Radical media, politics and culture.

Wu Ming; Tute Bianche - The Practical Side of Myth Making...

hydrarchist writes: "

It has become a trivial remark, even a ridiculous one, indeed, it is being
made by all and sundry: in the aftermath of the demolition of the WTC and
the imperial war on Afghanistan, with the amount of "collateral damages"
increasing out of sight, we all have entered a new phase of social life and
This phase is heavily affected by paranoia, war propaganda, will to
censorship, restriction of such civil rights as free speech, re-embellished
mcCarthysm and angry mobs demanding new *berufsverboten* in the sinister
light of the rhetoric on the "clash of civilizations".
Back to the home front. Another Cold War. The Empire asks for it.

However, the events of September 11th have "only" made more apparent and
explicit the fact that after Genoa we had entered a *catastrophic* realm
By "catastrophe" I don't mean the end of the world, but a new topology, a
space created by an abrupt discontinuity.
The threshold was in via Tolemaide on July 20th. There we experienced a
sudden displacement. Less than two months later we experienced a second
one, like a "fold-in" and "cut-up" of public space. This forced us to
re-think our approach.
Such a discussion is still going on and there's no rabbit in our hats. All
I can say is that none of the phenomena I am going to describe exists
anymore, at least not in Italy and certainly not in its original
As a matter of fact, the only white overalls one sees on TV or on the
papers these days are related to anthrax and biological warfare.
On the other hand, we are not starting over: there can be no doubt that the
multitudes of people who have challenged global capitalism all around the
planet are still willing to do it. On last sunday, more than 200,000
thousands people demonstrated in Perugia, Italy, against the US bombings of
Afghanistan. Tens of thousands of people did the same here in Germany. The
more "collateral damage" the Empire causes on Afghanistan, the less people
are willing to accept excuses.
I know, it is harder than ever, but only fools thought it would be easy.

People who are not aware of the peculiar use we the Italian movement have
been doing of such words as "myth" and "myth-making" may suspect that this
is a mere revival of Georges Sorel's thought and his
descriptions of the revolutionary syndicalists' "general strike".
As a matter of fact we have tried to keep all that was useful in Sorel's
discourse, all the while getting rid of the most out-dated and dangerous

According to Sorel, the general strike was an image that allowed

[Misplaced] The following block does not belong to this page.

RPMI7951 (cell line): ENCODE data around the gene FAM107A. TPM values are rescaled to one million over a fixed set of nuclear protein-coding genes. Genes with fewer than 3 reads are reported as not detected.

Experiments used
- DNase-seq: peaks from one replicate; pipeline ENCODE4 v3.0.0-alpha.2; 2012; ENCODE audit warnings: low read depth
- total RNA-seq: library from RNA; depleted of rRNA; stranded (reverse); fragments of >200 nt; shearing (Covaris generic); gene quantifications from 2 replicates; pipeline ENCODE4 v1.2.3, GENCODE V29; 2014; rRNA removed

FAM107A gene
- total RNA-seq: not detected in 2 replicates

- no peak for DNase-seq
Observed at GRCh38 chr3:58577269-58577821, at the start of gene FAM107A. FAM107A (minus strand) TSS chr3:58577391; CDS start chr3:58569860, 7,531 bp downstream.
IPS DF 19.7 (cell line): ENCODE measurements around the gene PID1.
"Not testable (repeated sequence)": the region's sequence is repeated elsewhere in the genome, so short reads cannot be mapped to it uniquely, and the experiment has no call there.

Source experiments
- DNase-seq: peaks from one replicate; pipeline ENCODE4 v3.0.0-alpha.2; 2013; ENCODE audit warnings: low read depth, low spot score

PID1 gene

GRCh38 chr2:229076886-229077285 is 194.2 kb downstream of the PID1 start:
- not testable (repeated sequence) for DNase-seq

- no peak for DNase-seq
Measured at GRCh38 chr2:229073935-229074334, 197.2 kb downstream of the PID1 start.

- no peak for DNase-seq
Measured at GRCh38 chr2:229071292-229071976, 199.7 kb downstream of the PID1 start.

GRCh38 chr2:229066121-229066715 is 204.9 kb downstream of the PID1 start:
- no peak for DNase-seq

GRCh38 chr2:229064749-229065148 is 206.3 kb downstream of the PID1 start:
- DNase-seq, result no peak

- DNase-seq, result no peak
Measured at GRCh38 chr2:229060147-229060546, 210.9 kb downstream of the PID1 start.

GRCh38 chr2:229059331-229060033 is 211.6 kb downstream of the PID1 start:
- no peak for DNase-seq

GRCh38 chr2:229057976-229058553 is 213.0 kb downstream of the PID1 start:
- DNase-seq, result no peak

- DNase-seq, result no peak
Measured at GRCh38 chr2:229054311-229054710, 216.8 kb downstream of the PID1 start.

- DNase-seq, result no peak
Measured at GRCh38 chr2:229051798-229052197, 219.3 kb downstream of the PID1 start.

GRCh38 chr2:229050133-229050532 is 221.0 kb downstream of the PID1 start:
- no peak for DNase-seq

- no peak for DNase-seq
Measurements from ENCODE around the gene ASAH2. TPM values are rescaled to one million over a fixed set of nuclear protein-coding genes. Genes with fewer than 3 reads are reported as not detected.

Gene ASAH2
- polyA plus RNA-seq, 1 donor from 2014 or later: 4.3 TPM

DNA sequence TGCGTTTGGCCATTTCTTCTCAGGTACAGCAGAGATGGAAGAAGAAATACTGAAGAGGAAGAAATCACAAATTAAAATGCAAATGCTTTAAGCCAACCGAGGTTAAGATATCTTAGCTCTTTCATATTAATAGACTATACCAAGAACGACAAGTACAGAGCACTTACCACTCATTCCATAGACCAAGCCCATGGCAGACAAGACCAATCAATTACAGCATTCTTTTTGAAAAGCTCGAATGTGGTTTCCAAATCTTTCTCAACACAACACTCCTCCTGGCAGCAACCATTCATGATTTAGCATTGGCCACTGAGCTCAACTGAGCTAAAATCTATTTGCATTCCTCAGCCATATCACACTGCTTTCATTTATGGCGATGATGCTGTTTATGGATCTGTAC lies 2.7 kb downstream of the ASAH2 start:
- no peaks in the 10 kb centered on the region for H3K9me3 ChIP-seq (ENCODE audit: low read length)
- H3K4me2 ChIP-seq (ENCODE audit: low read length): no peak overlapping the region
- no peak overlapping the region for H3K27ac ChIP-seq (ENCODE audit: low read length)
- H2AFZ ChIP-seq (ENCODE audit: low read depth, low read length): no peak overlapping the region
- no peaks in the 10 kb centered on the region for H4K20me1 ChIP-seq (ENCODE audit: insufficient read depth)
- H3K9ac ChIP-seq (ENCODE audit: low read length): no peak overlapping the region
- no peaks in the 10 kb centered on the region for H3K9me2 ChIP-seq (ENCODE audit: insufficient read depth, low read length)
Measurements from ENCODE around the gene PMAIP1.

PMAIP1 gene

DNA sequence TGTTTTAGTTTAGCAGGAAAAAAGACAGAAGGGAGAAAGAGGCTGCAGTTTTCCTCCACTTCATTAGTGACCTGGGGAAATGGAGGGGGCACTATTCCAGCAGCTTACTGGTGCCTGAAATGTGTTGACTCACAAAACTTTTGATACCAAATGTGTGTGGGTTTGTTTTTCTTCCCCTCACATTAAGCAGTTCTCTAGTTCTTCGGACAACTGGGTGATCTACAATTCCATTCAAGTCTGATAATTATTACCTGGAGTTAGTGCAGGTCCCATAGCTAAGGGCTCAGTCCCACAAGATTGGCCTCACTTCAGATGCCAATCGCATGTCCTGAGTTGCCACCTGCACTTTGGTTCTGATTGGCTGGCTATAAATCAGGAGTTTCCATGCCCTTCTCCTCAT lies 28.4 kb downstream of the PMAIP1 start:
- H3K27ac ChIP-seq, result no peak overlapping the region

proletarians to "always picture their coming action as a battle in which
their cause is certain to triumph". Such image, or rather such
group of images, was not to be analyzed "in the way that we analyze a thing
into its elements", indeed, it must be "taken as a whole" as an historical
force", with no comparison "between accomplished fact and
the picture people [have] formed for themselves before action" (Letter to
Daniel Halevy, 1908). In plain words, the social myth of the general strike
was "capable of evoking instinctively all the feelings which
correspond to the different manifestations of the war undertaken by
Socialism against modern society". The general strike grouped all those
feelings "in a co-ordinated picture, and, by bringing them together,
[gave] to each one of them its maximum of intensity [...] We thus obtain
that intuition of Socialism which language cannot give us with perfect
clearness - and we obtain it as a whole, perceived instantaneously" (The
Proletarian Strike, 1905).

Sorel put his discourse in the context of a traditionally heroic,
self-sacrificial, moralistic *weltanschauung* which we had better stay away
from: of course "accomplished facts" (i.e. the struggle for food, housing,
health and dignity here and now, not only after the revolution) were very
important for the proletarians.
And yet it is true that people do not keep on fighting the present state of
things if they are not inspired by some sort of *narrative*.

In the past decades revolutionaries have bounced from alienating
"iconophilia" and subalternity to myths (e.g. the cult of Che Guevara as a
Christ-like figure) to an iconoclastic attitude which
did all but helping people to understand the nature of conflicts. Think of
the superficially "post-situationist" stance of many anarchists, according
to whom any concrete achievement on the ground of democracy or any
penetration of popular culture is "recuperated" and ends up strengthening
the so-called "spectacle".